Pain in the lower back has become a common
complaint. We hear everyone from 11-year
old children to 80-year old grandparents complain of lower back pain. A survey conducted by the Back Society of
Singapore shows that 1 out of every 5 Singaporeans suffer from either a back or
neck pain. The same study indicates that
1 out of 10 Singaporeans experienced such pain at least once a month. That is a very high incidence rate.
do the core muscles have to do with breaking this cycle?
The core muscles are situated between the
diaphragm (breathing muscle that separates the ribs from the abdomen) and the
pelvic floor. These muscles
- Stabilise the lower back and pelvis
- Even transmission of weight from the
upper body to the lower body, thus preventing this weight from getting “stuck”
in the lower back
Training these core muscles to activate at
the right time and in the correct ratio will thus form a strong
foundation for efficient movements; thus breaking the pain cycle.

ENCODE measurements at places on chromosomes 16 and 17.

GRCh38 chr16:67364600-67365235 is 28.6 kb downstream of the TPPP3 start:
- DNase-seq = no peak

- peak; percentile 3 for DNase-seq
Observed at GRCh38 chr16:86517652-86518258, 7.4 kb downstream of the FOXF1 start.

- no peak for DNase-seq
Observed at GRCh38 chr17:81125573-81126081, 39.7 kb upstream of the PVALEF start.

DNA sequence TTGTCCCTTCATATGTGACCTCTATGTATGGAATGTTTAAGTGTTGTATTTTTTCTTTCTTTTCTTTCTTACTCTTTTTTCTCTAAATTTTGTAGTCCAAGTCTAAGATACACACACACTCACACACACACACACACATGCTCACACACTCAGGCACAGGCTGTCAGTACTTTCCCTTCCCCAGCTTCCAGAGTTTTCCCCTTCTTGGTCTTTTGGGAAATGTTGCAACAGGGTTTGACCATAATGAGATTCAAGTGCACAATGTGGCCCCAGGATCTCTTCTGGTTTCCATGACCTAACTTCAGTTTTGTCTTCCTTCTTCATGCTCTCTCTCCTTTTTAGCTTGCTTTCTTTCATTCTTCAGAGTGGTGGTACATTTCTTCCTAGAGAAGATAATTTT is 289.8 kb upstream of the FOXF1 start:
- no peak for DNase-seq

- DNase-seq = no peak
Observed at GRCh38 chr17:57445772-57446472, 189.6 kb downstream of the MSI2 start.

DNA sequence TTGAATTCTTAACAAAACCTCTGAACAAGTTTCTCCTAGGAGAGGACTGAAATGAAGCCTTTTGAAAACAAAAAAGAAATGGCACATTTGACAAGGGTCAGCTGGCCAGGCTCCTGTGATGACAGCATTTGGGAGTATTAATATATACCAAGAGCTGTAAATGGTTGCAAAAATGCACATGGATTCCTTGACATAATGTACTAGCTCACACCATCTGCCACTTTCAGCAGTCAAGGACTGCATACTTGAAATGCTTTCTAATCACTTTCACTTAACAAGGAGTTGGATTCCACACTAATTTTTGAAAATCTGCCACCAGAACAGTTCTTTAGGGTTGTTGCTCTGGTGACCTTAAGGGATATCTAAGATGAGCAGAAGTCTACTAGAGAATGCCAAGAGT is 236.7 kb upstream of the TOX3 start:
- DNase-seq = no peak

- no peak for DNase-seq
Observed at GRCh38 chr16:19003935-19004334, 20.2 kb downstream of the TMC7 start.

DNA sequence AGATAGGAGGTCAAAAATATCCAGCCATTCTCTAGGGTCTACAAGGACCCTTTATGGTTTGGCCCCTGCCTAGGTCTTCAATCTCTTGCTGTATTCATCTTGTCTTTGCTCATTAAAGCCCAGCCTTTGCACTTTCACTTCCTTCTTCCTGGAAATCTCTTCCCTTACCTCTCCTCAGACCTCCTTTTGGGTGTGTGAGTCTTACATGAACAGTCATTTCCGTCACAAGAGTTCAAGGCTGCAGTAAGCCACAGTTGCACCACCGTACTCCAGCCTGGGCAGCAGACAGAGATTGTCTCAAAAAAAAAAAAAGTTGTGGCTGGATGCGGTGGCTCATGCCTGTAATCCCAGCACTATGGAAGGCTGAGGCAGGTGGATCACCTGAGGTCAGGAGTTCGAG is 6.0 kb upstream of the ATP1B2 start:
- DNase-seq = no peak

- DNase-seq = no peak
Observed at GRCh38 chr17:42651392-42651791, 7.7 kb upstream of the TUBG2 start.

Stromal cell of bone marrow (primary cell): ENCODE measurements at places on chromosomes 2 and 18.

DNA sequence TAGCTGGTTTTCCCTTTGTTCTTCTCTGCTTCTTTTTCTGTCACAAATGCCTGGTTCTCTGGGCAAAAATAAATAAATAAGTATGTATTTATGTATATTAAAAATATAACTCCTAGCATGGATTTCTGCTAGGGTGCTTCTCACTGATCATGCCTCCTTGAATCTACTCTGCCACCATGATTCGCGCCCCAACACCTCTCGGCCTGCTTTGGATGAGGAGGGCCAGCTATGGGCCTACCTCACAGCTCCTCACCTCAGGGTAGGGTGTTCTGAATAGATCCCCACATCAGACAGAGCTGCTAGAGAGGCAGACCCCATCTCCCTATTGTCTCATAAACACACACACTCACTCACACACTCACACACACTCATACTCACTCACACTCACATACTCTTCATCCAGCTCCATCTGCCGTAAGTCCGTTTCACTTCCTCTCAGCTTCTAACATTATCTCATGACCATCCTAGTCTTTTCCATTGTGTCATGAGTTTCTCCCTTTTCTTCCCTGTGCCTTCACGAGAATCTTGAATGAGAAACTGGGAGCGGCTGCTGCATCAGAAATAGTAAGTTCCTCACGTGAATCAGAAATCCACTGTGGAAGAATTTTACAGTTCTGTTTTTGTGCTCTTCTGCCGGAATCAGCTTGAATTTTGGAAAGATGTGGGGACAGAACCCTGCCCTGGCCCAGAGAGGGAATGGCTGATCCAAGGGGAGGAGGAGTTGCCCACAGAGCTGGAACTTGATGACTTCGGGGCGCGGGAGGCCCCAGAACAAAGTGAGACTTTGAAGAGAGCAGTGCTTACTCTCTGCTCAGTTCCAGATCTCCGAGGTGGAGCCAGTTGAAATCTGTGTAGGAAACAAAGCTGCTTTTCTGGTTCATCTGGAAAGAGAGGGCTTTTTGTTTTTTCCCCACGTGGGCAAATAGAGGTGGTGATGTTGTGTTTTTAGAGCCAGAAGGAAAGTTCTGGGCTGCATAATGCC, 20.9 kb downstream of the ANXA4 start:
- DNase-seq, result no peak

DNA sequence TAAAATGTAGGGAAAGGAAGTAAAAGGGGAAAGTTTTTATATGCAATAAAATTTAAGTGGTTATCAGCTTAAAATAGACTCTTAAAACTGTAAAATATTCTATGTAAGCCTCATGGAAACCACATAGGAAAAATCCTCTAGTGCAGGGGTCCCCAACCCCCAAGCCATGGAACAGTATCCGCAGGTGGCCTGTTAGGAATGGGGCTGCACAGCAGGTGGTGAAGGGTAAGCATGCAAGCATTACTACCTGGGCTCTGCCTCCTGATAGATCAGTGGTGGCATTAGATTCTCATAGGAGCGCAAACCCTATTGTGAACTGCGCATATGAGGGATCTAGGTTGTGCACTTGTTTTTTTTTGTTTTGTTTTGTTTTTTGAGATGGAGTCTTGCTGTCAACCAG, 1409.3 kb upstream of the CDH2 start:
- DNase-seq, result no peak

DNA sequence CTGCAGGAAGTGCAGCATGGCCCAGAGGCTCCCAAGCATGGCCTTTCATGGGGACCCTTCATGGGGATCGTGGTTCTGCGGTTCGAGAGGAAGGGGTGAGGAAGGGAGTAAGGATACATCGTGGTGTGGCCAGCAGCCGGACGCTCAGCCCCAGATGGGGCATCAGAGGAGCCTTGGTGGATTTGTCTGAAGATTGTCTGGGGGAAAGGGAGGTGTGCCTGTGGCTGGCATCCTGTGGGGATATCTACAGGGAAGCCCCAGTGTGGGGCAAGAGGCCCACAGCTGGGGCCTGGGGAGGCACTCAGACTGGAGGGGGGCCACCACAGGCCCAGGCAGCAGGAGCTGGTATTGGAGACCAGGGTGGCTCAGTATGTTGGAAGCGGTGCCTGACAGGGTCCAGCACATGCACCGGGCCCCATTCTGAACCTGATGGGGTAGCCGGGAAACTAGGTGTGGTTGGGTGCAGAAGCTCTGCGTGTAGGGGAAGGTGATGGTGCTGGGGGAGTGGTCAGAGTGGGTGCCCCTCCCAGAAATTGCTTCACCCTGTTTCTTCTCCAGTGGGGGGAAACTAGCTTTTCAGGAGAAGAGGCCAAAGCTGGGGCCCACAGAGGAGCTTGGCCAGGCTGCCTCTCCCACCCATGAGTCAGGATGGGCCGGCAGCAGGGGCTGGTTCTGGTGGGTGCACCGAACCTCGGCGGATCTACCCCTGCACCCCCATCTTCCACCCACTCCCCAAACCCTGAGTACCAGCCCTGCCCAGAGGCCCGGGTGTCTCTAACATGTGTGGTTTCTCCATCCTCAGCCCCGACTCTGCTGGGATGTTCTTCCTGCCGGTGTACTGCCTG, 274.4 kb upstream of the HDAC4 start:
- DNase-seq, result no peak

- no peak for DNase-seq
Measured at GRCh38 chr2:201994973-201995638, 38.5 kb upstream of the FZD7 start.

is effective core training?
Core muscles (Diaphragm, Pelvic Floor,
Transversus Abdominus, Multifidus) are always working. If they didn’t work, we would just be a pile
of bones. Thus they don’t need to be
“switched on.” These muscles need to be
trained to vary their levels of activation based on the load that is being
placed on the trunk.
Thus core training would involve the
following in different functional activities:
Teaching the Pelvic Floor to
switch on JUST before the Transversus Abdominus and Multifidus
Teaching the Pelvic Floor how
to respond to the Diaphragm
is effective core strengthening?
Loading a core that has been taught to
activate in a timely manner and in the right ratios for all functional
do we stop lower back pain from recurring?
By doing specific core training exercises
before rushing into core strengthening exercises.